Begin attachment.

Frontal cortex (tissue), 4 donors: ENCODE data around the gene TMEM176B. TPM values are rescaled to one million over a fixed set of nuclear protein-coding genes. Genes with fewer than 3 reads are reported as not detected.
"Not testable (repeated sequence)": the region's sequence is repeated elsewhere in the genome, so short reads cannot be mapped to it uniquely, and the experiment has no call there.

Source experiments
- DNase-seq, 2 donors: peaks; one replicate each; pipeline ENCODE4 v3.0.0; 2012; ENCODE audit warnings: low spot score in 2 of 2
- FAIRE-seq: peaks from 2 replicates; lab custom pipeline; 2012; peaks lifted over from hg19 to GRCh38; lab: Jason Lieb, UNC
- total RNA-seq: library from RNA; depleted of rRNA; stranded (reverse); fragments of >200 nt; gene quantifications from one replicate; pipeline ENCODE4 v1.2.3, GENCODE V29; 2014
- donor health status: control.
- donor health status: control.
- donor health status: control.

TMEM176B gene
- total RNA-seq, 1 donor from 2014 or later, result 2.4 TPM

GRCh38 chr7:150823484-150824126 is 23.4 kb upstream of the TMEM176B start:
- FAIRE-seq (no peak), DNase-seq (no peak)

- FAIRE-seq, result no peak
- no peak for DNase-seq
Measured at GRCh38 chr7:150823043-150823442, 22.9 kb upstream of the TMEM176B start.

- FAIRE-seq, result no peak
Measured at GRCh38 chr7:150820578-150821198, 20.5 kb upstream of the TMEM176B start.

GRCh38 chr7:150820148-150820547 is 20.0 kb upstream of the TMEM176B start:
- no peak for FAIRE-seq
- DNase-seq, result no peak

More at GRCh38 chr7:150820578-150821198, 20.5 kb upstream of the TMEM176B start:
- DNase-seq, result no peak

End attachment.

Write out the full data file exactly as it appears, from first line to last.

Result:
Frontal cortex (tissue), 4 donors: ENCODE data around the gene TMEM176B. TPM values are rescaled to one million over a fixed set of nuclear protein-coding genes. Genes with fewer than 3 reads are reported as not detected.
"Not testable (repeated sequence)": the region's sequence is repeated elsewhere in the genome, so short reads cannot be mapped to it uniquely, and the experiment has no call there.

Source experiments
- DNase-seq, 2 donors: peaks; one replicate each; pipeline ENCODE4 v3.0.0; 2012; ENCODE audit warnings: low spot score in 2 of 2
- FAIRE-seq: peaks from 2 replicates; lab custom pipeline; 2012; peaks lifted over from hg19 to GRCh38; lab: Jason Lieb, UNC
- total RNA-seq: library from RNA; depleted of rRNA; stranded (reverse); fragments of >200 nt; gene quantifications from one replicate; pipeline ENCODE4 v1.2.3, GENCODE V29; 2014
- donor health status: control.
- donor health status: control.
- donor health status: control.

TMEM176B gene
- total RNA-seq, 1 donor from 2014 or later, result 2.4 TPM

GRCh38 chr7:150823484-150824126 is 23.4 kb upstream of the TMEM176B start:
- FAIRE-seq (no peak), DNase-seq (no peak)

- FAIRE-seq, result no peak
- no peak for DNase-seq
Measured at GRCh38 chr7:150823043-150823442, 22.9 kb upstream of the TMEM176B start.

- FAIRE-seq, result no peak
Measured at GRCh38 chr7:150820578-150821198, 20.5 kb upstream of the TMEM176B start.

GRCh38 chr7:150820148-150820547 is 20.0 kb upstream of the TMEM176B start:
- no peak for FAIRE-seq
- DNase-seq, result no peak

More at GRCh38 chr7:150820578-150821198, 20.5 kb upstream of the TMEM176B start:
- DNase-seq, result no peak